Q: What is the bandwidth of one multimode optical fiber for cable television?
A: Bandwidth is the measure of the information-carrying capacity of an optical fiber. The information-carrying capacity of a transmission medium is normally referred to in units of MHzkm. Called the bandwidth-distance product, this value is the product of the length of a fiber (in kilometers) and the bandwidth that the fiber can transmit over that length (in megahertz). The amount of information that can be transmitted over any medium changes with distance, and the relationship is not necessarily linear. A 500-MHzkm fiber does not translate to 250 MHz for a 2-km length or 1000 MHz for a 0.5-km length. When comparing media, it is important that the same length for each be considered.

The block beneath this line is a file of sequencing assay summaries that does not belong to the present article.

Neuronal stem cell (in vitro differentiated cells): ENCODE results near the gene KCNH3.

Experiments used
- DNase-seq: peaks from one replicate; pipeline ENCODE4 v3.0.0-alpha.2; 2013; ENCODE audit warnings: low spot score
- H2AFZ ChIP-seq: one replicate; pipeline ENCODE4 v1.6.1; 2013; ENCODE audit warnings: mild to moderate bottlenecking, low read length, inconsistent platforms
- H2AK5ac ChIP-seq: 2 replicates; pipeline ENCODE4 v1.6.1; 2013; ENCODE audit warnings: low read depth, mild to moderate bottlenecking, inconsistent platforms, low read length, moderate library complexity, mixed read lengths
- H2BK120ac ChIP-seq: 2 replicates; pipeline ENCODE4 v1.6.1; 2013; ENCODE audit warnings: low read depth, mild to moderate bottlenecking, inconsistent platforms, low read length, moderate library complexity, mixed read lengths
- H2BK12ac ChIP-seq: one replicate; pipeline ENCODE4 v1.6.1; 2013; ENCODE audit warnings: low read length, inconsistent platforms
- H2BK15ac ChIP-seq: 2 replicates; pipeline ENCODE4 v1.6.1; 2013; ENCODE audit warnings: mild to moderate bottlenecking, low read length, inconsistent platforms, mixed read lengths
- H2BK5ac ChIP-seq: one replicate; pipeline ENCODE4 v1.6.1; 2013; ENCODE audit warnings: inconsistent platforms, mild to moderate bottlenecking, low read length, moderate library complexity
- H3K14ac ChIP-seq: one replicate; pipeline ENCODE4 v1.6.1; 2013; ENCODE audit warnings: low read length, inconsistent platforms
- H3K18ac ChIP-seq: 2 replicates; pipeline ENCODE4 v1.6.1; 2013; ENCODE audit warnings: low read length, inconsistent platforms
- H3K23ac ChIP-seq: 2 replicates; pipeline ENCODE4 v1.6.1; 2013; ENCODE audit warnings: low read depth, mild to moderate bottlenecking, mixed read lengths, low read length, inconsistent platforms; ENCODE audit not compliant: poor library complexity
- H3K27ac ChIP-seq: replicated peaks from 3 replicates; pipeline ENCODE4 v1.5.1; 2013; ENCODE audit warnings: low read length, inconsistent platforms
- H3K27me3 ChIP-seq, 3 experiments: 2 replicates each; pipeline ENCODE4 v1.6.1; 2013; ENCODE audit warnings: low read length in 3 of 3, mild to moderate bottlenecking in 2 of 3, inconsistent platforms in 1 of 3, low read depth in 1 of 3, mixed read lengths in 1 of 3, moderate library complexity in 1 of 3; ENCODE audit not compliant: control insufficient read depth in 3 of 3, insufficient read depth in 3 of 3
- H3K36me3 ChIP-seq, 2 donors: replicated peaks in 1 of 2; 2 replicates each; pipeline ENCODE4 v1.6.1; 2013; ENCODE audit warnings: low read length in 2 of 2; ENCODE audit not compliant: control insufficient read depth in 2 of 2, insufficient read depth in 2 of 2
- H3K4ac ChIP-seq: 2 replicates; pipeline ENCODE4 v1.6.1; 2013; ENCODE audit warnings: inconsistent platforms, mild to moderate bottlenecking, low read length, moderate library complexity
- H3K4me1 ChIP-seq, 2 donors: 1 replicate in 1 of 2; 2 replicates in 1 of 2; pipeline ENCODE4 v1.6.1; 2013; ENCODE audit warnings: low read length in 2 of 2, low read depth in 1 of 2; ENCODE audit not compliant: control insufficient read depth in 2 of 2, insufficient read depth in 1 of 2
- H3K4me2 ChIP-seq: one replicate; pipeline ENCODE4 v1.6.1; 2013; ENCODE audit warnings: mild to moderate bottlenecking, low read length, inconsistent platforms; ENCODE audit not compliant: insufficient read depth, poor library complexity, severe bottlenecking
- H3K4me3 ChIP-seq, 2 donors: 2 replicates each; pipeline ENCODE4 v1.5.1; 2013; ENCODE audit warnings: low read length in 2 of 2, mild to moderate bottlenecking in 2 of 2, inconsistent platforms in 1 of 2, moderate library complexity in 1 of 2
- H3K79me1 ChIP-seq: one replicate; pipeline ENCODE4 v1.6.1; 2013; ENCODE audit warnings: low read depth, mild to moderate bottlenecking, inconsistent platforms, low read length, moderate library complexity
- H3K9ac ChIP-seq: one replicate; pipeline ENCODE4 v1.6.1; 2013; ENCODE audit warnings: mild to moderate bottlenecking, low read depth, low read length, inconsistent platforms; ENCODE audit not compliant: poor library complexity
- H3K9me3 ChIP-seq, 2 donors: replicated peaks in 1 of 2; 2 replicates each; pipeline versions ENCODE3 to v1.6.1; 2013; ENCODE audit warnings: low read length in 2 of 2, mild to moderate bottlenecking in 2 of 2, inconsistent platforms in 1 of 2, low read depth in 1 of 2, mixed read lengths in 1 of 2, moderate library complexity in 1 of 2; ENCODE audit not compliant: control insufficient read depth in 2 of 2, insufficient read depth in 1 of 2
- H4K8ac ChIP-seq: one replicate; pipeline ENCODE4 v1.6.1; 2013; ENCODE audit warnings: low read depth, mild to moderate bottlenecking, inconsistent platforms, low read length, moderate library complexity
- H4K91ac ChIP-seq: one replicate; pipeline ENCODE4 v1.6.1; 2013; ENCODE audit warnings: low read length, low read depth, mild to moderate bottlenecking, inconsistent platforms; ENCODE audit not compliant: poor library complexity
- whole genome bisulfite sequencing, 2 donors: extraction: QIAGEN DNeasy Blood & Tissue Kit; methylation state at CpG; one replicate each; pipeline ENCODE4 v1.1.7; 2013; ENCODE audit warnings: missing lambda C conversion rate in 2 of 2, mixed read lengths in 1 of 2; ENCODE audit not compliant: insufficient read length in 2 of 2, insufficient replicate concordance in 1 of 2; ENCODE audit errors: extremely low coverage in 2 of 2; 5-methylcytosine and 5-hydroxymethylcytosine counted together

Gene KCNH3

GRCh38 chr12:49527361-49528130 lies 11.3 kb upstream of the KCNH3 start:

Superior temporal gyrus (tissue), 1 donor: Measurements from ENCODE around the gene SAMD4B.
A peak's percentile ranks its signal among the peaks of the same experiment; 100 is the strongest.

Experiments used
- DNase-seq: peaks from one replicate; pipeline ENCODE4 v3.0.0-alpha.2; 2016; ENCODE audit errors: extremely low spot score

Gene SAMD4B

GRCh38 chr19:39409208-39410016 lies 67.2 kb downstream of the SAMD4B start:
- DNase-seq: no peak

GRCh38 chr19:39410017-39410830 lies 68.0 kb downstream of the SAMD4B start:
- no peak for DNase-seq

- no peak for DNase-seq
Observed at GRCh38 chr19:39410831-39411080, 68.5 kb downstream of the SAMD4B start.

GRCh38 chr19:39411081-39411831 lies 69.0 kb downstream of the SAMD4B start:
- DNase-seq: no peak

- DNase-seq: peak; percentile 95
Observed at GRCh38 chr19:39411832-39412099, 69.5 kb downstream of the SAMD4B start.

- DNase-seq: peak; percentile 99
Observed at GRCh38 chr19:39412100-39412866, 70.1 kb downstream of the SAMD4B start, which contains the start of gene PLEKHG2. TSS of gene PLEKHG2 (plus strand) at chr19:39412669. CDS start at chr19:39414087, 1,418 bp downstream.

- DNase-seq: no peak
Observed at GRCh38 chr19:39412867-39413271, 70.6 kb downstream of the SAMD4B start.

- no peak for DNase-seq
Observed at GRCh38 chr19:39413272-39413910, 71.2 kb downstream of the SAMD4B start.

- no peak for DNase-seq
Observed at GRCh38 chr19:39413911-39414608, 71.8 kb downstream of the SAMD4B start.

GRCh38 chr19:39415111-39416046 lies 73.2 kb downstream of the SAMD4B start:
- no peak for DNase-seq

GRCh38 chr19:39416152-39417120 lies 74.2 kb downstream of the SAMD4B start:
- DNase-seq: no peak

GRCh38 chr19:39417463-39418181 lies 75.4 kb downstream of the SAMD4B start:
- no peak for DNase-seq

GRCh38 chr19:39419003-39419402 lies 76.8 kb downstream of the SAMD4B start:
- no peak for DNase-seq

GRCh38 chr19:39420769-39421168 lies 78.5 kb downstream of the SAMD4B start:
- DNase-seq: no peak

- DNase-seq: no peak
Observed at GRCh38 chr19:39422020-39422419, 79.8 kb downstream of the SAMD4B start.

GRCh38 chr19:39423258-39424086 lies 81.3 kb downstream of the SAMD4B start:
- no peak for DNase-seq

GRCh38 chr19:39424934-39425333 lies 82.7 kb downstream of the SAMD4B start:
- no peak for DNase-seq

ansi/tia/eia-568a and a vast number of application standards have specified 62.5/125-micron multimode optical-fiber cables with the following characteristics:
- Attenuation of 3.75 decibels per kilometer at an 850-nanometer wavelength and 1.5 dB/km at 1300 nm
- Bandwidth of 160 MHzkm at 850 nm and 500 MHzkm at 1300 nm
However, the cable-TV industry is installing singlemode fiber cable, for which the ansi/tia/eia-568a standard specifies the following attenuation values:
- Outside cable: 0.5 dB/km at 1310 and 1550 nm
- Inside cable: 1.0 dB/km at 1310 and 1550 nm